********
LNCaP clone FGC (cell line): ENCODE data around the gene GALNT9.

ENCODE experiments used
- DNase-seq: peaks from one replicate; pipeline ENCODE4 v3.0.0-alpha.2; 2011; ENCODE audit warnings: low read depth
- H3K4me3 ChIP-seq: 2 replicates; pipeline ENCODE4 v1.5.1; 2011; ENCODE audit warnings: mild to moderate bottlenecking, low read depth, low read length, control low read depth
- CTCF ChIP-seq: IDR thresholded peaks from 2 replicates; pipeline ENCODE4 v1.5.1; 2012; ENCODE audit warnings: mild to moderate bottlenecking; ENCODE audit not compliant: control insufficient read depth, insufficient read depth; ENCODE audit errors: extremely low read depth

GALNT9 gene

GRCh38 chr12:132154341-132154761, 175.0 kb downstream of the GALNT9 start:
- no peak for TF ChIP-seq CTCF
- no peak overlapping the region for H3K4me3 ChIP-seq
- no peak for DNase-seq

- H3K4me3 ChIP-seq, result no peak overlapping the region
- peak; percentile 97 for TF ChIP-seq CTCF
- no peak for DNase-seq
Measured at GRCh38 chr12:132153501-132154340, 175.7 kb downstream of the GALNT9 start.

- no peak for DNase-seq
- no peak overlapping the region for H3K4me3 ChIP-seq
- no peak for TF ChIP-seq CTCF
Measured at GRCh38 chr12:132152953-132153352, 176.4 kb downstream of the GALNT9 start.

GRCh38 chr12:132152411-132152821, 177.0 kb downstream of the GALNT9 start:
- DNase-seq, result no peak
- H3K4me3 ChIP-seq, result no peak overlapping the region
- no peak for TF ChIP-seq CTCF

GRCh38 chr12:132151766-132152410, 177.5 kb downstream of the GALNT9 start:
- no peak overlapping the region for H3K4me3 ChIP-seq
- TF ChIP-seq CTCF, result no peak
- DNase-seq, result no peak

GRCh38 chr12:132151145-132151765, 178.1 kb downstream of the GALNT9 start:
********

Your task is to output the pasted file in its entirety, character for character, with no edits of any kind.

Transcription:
LNCaP clone FGC (cell line): ENCODE data around the gene GALNT9.

ENCODE experiments used
- DNase-seq: peaks from one replicate; pipeline ENCODE4 v3.0.0-alpha.2; 2011; ENCODE audit warnings: low read depth
- H3K4me3 ChIP-seq: 2 replicates; pipeline ENCODE4 v1.5.1; 2011; ENCODE audit warnings: mild to moderate bottlenecking, low read depth, low read length, control low read depth
- CTCF ChIP-seq: IDR thresholded peaks from 2 replicates; pipeline ENCODE4 v1.5.1; 2012; ENCODE audit warnings: mild to moderate bottlenecking; ENCODE audit not compliant: control insufficient read depth, insufficient read depth; ENCODE audit errors: extremely low read depth

GALNT9 gene

GRCh38 chr12:132154341-132154761, 175.0 kb downstream of the GALNT9 start:
- no peak for TF ChIP-seq CTCF
- no peak overlapping the region for H3K4me3 ChIP-seq
- no peak for DNase-seq

- H3K4me3 ChIP-seq, result no peak overlapping the region
- peak; percentile 97 for TF ChIP-seq CTCF
- no peak for DNase-seq
Measured at GRCh38 chr12:132153501-132154340, 175.7 kb downstream of the GALNT9 start.

- no peak for DNase-seq
- no peak overlapping the region for H3K4me3 ChIP-seq
- no peak for TF ChIP-seq CTCF
Measured at GRCh38 chr12:132152953-132153352, 176.4 kb downstream of the GALNT9 start.

GRCh38 chr12:132152411-132152821, 177.0 kb downstream of the GALNT9 start:
- DNase-seq, result no peak
- H3K4me3 ChIP-seq, result no peak overlapping the region
- no peak for TF ChIP-seq CTCF

GRCh38 chr12:132151766-132152410, 177.5 kb downstream of the GALNT9 start:
- no peak overlapping the region for H3K4me3 ChIP-seq
- TF ChIP-seq CTCF, result no peak
- DNase-seq, result no peak

GRCh38 chr12:132151145-132151765, 178.1 kb downstream of the GALNT9 start: